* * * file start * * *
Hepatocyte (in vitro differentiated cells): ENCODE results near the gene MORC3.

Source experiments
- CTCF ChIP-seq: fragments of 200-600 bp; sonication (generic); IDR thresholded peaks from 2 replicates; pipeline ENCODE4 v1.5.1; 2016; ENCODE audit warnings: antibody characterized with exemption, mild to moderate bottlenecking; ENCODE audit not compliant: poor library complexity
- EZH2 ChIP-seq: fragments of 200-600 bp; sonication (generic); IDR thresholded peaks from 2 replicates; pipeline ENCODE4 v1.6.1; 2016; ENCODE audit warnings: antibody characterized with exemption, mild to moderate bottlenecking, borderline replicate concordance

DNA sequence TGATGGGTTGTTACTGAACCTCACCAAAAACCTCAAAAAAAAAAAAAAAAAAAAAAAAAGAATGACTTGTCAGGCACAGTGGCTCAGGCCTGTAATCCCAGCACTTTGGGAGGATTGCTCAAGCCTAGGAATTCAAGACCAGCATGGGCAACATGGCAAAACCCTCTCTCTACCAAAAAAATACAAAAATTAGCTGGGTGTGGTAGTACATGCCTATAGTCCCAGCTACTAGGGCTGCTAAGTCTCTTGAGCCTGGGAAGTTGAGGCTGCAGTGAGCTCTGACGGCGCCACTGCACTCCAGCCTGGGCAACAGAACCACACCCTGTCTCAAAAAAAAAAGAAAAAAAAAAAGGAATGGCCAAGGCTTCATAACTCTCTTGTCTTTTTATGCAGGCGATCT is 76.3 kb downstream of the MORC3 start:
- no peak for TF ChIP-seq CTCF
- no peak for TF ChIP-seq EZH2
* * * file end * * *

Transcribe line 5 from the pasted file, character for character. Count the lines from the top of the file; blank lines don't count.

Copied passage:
DNA sequence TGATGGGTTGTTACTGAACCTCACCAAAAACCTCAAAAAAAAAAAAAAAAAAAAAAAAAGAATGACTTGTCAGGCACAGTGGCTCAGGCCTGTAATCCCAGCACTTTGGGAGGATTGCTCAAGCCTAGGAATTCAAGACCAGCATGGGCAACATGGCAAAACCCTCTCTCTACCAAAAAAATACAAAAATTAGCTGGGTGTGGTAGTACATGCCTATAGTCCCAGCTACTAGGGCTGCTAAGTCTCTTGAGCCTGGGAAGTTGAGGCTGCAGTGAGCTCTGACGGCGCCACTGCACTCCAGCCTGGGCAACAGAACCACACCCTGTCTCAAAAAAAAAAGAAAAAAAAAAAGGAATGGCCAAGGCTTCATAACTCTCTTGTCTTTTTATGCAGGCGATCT is 76.3 kb downstream of the MORC3 start: